May ??, 2004
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Callaloo Workshop Faculty Member

Natasha Trethewey's Domestic Work

In this debut collection, Natasha Trethewey draws moving domestic portraits of families, past and present, caught in the act of earning a living and managing their households. Small moments taken from a labor-filled day reveal the equally hard emotional work of memory and forgetting, the extraordinary difficulty of trying to live with or without someone.

From sonnets and traditional ballads to free verses shot through with the syncopated attitude of blues, the poems in Domestic Work sing with a muscular luminosity. Here is a young poet in full possession of her craft, ready to testify. To which I say: Can we get an ŒAmen?" And: Let these voices be heard.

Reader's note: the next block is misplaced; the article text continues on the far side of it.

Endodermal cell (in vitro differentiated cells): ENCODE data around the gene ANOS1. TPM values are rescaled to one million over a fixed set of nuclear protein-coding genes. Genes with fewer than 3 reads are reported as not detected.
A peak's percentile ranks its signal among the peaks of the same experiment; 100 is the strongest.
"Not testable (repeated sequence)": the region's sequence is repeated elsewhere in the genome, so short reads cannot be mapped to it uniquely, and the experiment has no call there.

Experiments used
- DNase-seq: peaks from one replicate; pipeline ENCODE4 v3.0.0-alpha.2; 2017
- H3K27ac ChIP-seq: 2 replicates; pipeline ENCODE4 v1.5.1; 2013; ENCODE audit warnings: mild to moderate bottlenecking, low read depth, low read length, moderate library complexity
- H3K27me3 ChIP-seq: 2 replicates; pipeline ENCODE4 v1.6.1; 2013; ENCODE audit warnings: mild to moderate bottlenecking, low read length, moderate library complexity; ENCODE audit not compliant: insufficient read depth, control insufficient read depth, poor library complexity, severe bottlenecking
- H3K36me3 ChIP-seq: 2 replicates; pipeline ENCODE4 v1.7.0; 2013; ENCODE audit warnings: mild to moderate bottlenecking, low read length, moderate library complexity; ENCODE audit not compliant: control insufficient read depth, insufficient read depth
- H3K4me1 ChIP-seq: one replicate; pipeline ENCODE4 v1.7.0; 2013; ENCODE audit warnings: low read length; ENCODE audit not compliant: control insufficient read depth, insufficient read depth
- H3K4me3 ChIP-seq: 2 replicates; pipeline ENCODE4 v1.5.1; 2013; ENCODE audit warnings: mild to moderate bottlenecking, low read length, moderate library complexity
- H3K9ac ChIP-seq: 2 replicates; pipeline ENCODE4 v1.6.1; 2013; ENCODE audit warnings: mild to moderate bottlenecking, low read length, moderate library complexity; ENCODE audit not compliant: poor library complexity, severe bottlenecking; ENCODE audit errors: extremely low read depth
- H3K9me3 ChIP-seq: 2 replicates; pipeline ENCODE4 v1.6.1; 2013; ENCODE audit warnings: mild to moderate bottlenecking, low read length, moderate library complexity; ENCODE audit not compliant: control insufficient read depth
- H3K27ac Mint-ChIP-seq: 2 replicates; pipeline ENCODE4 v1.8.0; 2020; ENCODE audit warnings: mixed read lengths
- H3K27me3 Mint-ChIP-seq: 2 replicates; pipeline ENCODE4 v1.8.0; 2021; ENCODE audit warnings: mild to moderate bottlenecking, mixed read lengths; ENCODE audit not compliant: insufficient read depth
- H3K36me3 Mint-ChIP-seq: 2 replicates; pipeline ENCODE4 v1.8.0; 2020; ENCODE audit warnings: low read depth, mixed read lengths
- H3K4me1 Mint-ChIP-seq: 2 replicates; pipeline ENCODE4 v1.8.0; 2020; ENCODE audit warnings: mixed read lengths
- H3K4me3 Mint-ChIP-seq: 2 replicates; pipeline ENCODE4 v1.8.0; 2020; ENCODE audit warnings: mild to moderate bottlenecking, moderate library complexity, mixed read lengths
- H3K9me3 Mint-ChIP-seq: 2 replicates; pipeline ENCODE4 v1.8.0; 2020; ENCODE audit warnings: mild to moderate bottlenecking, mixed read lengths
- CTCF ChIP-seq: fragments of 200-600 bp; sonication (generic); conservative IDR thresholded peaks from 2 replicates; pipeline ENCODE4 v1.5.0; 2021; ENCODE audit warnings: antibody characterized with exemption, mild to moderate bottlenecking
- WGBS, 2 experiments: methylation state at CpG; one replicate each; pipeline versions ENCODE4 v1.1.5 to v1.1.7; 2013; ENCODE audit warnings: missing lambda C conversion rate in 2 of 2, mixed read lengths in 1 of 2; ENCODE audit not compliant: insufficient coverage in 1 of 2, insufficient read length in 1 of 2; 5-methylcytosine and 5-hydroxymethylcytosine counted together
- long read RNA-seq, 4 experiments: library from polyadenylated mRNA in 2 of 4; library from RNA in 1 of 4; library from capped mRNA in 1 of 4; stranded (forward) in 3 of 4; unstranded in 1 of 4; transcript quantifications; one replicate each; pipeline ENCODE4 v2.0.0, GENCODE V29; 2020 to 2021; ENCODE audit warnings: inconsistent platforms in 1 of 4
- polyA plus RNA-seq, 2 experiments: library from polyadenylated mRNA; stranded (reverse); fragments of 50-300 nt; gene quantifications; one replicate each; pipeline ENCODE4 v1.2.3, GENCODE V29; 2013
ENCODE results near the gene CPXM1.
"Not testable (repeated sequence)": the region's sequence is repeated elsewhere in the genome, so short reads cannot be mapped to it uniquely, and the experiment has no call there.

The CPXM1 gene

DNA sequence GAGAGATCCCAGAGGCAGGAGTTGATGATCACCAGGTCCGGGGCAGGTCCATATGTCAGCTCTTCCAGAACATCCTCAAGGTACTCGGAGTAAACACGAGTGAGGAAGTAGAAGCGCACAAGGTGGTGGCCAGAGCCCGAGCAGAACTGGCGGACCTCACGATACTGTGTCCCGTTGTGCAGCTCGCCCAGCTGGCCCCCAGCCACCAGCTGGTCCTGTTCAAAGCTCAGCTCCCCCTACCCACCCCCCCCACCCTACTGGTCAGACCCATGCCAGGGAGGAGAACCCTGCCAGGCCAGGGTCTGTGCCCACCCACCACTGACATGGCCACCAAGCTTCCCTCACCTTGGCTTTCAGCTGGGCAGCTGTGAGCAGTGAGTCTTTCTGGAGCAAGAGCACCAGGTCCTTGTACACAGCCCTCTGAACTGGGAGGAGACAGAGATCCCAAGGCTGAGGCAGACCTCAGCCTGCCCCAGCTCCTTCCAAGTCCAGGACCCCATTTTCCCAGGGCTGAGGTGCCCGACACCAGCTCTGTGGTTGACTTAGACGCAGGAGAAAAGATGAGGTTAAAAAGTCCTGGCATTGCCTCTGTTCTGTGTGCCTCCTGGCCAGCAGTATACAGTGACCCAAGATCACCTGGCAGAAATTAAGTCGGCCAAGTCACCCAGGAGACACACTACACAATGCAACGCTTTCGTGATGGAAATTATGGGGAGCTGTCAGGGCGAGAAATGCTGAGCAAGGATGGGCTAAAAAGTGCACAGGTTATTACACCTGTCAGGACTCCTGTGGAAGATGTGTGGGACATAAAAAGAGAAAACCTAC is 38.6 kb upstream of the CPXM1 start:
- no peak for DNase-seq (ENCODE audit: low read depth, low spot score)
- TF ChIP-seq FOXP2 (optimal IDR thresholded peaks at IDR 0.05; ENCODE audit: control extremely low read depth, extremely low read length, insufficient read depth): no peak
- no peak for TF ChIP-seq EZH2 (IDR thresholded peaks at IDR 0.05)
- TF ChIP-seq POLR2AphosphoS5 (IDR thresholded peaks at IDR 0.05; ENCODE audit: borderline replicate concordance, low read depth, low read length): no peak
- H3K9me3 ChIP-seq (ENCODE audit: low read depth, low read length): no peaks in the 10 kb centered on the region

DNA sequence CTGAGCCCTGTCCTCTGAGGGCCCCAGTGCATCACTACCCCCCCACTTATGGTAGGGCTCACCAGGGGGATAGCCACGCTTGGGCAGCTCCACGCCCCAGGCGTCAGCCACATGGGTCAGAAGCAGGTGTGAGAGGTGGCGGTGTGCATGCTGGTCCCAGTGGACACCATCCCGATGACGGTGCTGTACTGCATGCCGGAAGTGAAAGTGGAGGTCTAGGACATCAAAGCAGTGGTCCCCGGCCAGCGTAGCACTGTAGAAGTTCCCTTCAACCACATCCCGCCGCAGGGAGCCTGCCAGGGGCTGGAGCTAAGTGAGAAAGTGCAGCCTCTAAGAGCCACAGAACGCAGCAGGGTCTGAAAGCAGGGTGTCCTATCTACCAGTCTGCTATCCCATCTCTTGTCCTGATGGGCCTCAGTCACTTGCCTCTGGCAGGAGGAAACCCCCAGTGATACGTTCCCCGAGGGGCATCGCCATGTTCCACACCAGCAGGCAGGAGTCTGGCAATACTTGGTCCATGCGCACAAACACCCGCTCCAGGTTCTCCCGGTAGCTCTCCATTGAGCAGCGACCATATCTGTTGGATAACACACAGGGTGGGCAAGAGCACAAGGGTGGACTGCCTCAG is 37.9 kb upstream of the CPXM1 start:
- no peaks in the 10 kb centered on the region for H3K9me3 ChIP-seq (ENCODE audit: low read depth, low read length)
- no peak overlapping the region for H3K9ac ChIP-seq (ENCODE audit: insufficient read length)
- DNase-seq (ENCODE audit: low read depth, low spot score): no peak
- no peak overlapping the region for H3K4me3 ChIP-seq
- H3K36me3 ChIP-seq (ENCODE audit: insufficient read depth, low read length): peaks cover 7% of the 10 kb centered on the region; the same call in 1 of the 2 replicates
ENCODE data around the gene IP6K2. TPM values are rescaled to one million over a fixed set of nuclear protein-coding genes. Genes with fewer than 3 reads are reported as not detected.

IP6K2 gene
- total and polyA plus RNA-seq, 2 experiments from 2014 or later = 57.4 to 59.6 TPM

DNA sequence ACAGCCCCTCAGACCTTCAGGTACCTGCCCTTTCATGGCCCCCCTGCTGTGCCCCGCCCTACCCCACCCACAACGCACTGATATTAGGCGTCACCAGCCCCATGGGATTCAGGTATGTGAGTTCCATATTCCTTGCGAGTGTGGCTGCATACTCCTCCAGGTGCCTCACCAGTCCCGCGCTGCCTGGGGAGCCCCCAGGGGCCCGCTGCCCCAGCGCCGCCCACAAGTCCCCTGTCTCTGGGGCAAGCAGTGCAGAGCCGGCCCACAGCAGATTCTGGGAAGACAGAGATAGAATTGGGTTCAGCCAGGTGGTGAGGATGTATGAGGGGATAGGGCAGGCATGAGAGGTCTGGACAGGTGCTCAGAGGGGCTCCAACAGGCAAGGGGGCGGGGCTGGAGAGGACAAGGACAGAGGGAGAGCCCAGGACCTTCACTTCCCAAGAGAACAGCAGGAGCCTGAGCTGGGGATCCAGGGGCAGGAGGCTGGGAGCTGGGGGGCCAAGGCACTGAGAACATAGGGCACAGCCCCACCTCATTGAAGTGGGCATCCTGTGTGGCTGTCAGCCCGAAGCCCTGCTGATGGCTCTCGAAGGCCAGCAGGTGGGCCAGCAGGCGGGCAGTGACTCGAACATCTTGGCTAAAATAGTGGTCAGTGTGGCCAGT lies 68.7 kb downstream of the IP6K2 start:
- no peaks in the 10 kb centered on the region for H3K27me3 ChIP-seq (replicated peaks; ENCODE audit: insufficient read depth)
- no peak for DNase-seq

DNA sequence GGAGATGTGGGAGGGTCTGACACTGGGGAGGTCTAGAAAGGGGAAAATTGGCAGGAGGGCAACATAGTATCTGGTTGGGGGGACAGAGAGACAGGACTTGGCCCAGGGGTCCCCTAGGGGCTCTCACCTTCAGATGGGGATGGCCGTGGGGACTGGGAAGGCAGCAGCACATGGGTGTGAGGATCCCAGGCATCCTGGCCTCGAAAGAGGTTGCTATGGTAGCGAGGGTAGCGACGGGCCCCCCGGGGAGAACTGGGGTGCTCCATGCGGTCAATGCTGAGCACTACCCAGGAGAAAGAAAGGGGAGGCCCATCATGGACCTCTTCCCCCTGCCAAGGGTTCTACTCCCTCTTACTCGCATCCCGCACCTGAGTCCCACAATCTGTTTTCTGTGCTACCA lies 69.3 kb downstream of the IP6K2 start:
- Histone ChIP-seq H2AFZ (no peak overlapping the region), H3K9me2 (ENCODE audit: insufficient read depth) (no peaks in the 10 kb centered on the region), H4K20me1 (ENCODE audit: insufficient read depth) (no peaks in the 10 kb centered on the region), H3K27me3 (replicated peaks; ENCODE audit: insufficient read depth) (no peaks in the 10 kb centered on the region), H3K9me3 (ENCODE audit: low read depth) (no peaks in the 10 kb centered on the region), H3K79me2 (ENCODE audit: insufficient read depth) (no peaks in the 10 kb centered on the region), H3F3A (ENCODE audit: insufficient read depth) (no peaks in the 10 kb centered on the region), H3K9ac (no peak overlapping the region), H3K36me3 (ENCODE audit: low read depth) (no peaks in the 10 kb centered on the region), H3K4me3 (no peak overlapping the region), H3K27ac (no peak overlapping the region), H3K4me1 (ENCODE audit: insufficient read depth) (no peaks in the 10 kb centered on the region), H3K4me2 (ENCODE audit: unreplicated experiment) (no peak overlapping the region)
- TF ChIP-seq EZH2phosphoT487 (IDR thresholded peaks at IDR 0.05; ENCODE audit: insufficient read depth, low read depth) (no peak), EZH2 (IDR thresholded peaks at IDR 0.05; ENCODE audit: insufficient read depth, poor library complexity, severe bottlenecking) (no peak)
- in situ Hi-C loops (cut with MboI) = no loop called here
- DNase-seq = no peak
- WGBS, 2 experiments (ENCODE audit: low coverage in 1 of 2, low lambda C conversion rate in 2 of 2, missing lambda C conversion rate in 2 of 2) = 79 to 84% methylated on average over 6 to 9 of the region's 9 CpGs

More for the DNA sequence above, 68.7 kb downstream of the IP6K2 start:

— Rita Dove

Natasha Trethewey¹s Domestic Work depicts an arresting psychological landscape. Her mirrors sway light and shadow over sharp portraits of people in a world between worlds. Yet, their rituals and obsessions make them like us. Seemingly straightforward and plainly spoken, woven of what dares to sound everyday, these poignant narratives are deceptive as they throw an emotional cast and the reader is beckoned to a place like no other.
 — Yusef Komunyakaa

Natasha Trethewey's book puts women's work, and, in particular, black women's work, the hard unpretty background music of our survival, in its proper perspective. For all her meticulous control and subtle perception, this is a revolutionary book that cuts right through to the deepest places in the soul.
 — Toi Derricotte

 

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